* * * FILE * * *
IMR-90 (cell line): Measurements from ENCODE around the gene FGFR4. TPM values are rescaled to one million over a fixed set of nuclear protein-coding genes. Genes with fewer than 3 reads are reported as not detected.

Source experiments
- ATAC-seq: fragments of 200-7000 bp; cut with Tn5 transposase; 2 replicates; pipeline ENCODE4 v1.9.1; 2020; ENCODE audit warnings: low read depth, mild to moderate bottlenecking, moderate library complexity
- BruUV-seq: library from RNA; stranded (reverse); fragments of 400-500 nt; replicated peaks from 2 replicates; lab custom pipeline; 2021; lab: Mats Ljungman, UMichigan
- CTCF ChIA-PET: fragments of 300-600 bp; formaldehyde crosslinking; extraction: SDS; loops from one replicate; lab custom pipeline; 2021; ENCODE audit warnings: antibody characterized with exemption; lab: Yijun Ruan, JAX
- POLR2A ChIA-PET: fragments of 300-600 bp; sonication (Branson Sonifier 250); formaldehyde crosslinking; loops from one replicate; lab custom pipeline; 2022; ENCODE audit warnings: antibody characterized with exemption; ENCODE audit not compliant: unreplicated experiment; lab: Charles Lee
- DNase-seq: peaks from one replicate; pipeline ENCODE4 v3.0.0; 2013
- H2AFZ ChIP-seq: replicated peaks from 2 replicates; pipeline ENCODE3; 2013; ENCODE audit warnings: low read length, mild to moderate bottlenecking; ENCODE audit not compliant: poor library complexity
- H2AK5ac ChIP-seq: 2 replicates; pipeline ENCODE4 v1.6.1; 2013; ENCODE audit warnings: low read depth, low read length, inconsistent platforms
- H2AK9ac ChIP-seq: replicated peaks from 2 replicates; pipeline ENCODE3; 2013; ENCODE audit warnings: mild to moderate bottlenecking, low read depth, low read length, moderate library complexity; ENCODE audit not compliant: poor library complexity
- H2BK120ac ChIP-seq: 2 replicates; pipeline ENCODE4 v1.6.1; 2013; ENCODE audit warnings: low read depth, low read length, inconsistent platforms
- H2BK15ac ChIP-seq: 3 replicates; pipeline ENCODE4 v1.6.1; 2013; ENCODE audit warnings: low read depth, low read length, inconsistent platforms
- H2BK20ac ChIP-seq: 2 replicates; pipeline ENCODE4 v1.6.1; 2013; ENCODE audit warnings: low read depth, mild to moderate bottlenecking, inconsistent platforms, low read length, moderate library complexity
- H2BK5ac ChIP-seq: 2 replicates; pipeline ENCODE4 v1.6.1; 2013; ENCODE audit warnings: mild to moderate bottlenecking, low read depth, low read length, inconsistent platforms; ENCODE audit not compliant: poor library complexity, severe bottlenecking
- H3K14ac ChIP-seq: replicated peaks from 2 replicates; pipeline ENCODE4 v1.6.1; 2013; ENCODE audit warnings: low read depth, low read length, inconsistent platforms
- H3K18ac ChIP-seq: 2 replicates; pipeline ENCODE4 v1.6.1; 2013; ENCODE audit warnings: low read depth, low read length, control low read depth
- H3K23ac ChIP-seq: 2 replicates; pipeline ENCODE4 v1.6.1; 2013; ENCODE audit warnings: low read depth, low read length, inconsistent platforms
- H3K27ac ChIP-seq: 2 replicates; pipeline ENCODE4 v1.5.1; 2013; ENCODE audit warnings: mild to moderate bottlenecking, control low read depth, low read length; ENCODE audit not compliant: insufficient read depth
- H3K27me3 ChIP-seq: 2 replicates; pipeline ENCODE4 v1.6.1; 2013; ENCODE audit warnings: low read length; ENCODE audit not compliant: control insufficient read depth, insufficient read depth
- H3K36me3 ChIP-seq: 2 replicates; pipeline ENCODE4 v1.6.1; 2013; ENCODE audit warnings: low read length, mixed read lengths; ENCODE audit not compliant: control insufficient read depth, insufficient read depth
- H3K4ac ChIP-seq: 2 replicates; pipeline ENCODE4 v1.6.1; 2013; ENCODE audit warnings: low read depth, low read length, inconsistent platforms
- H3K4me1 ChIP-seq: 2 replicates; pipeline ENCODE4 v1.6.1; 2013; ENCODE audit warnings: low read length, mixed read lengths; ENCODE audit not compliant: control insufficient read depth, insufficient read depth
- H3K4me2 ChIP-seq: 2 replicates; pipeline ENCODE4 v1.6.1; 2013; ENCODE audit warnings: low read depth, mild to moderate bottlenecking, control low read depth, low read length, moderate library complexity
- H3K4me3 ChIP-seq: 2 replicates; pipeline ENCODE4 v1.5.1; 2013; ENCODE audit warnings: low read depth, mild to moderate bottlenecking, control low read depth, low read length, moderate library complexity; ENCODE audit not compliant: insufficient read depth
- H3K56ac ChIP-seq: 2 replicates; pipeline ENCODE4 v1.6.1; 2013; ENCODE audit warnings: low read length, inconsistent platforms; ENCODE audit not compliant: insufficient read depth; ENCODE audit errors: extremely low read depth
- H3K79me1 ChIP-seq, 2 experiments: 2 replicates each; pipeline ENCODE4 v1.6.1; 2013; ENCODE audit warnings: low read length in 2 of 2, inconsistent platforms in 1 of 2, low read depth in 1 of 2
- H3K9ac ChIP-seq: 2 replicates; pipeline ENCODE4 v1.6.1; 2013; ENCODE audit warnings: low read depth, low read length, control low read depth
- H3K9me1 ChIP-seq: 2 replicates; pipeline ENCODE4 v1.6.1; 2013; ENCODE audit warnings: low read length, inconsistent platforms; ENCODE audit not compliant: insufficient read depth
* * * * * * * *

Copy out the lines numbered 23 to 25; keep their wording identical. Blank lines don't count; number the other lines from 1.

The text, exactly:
- H3K4me2 ChIP-seq: 2 replicates; pipeline ENCODE4 v1.6.1; 2013; ENCODE audit warnings: low read depth, mild to moderate bottlenecking, control low read depth, low read length, moderate library complexity
- H3K4me3 ChIP-seq: 2 replicates; pipeline ENCODE4 v1.5.1; 2013; ENCODE audit warnings: low read depth, mild to moderate bottlenecking, control low read depth, low read length, moderate library complexity; ENCODE audit not compliant: insufficient read depth
- H3K56ac ChIP-seq: 2 replicates; pipeline ENCODE4 v1.6.1; 2013; ENCODE audit warnings: low read length, inconsistent platforms; ENCODE audit not compliant: insufficient read depth; ENCODE audit errors: extremely low read depth